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In Search of First Contact: The Vikings of Vinland, the Peoples of the Dawnland, and the Anglo-American Anxiety of Discovery Paperback – May 29, 2012
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About the Author
Annette Kolodny is College of Humanities Professor Emerita of American Literature and Culture at the University of Arizona. She is the author of Failing the Future: A Dean Looks at Higher Education in the Twenty-first Century and the editor of The Life and Traditions of the Red Man, by Joseph Nicolar, both also published by Duke University Press. In addition, she is the author of The Land Before Her: Fantasy and Experience of the American Frontiers, 1630–1860, and The Lay of the Land: Metaphor as Experience and History in American Life and Letters.
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Top Customer Reviews
Kolodny writes elegantly and fluidly, without condescension or academic jargon, and organizes her material clearly. I found the book absorbing.
In short, for anyone interested in American history or literature, this is "a great read."
Then there is the sociology of Americans learning that the Sagas suggested that the Norse may have preceded the Spanish, which appealed to the descendents of northern Europeans. False archeological discoveries in New England fueled this trend of thinking, and were the foundation for a thread in nineteenth century American literature. Protestants used the Sagas to counter the idea of a Catholic discovery of the new world, and Catholics responded by representing Norse landings as the first Christian--and Catholic--spreading of Christianity to the new world.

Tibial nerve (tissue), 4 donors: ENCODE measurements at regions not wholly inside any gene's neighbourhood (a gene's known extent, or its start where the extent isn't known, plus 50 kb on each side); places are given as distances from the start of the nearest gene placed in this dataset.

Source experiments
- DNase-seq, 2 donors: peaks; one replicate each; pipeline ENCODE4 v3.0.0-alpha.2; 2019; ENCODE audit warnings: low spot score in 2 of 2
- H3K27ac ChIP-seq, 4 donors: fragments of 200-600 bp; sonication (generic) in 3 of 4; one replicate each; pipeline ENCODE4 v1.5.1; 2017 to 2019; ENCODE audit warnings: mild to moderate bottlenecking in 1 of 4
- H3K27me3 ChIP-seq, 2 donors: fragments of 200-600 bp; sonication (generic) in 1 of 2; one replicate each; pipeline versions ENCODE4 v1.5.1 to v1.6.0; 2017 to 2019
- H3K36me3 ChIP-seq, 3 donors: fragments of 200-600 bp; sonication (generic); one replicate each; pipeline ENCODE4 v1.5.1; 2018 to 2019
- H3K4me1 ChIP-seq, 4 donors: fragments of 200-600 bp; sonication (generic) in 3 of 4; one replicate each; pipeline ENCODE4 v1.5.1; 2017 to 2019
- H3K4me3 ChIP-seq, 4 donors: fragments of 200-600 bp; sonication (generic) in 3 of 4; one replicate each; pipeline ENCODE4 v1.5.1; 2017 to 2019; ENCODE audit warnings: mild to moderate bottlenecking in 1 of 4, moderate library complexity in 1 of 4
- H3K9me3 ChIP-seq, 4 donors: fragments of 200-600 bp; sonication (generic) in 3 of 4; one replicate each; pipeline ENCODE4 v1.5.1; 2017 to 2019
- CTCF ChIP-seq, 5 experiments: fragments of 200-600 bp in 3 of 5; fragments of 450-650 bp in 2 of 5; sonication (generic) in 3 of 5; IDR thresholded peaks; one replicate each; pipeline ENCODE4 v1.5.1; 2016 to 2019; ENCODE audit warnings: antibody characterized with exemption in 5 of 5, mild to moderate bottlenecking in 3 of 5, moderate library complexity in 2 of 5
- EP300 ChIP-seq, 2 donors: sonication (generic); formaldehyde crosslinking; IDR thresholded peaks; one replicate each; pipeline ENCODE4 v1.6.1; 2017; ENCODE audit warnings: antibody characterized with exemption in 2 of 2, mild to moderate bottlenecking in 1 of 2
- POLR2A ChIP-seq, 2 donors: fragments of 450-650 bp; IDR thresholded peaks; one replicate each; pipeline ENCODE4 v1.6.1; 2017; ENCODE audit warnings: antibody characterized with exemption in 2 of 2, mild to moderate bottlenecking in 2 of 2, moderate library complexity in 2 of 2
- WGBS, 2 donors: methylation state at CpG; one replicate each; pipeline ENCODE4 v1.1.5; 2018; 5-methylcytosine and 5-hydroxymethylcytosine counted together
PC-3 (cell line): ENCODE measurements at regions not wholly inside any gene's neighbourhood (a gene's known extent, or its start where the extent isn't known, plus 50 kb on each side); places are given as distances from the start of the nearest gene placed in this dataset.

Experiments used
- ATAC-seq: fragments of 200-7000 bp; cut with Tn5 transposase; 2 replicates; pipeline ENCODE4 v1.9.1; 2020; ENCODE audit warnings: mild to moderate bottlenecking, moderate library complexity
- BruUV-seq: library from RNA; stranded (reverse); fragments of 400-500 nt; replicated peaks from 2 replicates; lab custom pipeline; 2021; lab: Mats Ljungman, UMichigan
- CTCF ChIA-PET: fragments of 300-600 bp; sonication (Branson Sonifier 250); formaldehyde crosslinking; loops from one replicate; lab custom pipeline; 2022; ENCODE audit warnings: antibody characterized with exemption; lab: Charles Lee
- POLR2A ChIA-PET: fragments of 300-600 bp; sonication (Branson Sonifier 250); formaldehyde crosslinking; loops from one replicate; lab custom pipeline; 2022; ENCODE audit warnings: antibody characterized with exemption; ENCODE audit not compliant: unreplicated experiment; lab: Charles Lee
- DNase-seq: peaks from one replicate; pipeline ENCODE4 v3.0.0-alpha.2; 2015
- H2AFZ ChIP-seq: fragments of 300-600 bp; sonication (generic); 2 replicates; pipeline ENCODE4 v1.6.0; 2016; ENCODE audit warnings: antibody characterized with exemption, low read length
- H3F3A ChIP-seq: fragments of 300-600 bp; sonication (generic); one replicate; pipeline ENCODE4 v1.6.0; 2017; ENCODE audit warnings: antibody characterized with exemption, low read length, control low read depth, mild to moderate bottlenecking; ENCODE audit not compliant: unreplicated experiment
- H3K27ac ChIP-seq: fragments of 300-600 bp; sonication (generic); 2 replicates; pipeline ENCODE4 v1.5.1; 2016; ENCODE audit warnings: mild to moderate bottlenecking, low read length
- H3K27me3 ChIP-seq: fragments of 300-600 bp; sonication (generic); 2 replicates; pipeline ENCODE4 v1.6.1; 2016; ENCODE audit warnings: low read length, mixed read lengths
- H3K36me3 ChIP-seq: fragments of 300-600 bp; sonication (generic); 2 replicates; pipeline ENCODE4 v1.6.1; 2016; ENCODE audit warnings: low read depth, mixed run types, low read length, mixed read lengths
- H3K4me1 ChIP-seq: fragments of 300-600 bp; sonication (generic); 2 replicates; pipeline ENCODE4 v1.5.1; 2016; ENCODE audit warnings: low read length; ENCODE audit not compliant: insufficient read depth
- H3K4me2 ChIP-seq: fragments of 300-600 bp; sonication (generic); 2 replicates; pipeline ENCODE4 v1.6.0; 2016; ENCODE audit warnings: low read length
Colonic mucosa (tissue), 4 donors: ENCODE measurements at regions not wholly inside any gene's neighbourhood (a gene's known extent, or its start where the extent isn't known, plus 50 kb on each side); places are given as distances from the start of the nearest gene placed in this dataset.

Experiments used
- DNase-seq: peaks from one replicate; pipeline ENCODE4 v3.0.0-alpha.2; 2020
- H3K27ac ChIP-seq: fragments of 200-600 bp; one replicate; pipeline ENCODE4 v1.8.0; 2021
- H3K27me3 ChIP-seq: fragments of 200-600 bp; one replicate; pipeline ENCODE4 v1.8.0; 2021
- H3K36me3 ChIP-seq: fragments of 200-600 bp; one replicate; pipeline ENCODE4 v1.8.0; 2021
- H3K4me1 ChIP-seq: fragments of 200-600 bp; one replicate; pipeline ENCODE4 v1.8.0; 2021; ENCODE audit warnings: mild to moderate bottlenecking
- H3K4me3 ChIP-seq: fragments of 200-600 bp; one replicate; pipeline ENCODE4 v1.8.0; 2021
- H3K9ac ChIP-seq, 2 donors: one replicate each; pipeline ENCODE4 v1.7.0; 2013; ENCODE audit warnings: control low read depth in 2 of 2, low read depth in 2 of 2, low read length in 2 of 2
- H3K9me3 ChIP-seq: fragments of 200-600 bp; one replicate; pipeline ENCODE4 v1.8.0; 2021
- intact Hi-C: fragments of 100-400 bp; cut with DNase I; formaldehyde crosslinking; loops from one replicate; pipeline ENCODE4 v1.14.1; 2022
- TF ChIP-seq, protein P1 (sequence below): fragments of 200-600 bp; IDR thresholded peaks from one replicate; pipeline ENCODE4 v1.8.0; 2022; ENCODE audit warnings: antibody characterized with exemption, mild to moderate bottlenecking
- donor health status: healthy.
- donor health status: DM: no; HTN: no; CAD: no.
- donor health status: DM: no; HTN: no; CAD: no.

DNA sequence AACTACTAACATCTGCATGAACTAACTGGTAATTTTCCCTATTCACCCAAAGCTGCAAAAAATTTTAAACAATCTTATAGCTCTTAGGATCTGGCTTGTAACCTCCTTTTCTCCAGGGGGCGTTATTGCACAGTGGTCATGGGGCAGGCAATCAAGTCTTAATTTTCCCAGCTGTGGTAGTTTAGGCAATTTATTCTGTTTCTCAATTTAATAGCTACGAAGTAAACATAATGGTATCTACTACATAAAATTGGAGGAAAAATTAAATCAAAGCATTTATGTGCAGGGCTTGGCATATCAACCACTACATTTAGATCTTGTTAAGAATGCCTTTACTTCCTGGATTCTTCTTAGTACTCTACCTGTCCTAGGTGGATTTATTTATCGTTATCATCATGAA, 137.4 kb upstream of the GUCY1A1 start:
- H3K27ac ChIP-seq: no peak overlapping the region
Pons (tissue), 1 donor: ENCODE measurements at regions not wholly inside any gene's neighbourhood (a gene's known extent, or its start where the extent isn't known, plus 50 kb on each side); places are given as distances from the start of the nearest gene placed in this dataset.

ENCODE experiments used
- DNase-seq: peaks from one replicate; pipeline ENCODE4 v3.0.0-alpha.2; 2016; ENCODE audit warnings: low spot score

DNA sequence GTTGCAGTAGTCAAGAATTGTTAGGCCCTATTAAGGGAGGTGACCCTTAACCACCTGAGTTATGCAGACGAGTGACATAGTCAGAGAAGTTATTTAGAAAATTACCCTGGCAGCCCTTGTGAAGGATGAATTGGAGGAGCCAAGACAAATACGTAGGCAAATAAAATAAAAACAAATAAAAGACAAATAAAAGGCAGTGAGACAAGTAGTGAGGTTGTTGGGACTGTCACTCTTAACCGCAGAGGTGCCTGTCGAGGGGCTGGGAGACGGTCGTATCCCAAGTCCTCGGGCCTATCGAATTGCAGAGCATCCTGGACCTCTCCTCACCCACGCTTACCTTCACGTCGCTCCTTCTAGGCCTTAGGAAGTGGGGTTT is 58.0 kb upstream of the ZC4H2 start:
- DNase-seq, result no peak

So much to like about the book. But ... The author is an Emerita Professor of literature, not an historian. She seems better at taking stories apart than telling them. She spends too many words on how poets of the nineteenth century were influenced by the Sagas, the false archeological discoveries, and the biases of the time. The Native stories are almost lost in her deconstruction of them; you almost end up thinking they have no historical content.
Kolodny obviously did a lot of research for this book, and thought a lot about many topics relating to contact between Natives and Europeans, and about American views of history. But she failed to settle on a narrative thread to tie her book together. For all its merits, it strikes me as disjointed and prolix; I found it a slog to finish.
as the literature itself.
Most Recent Customer Reviews
I'll be teaching an Early-American Lit class and I think the students will find this book's questions and solid scholarship very helpful in understanding the American frontier... Read morePublished 15 months ago by Dorothy O'Connell
This is an amazing in-depth study to answer the long-burning questions of who arrived in North America from the Old World, how, why & when. Read morePublished 16 months ago by VELMA BURKHOLDER
Good information that explains why John Gunn was determined to attribute the origin of the Laguna to somewhere like Polynesia. Read morePublished on February 18, 2013 by Carol L. Navarrete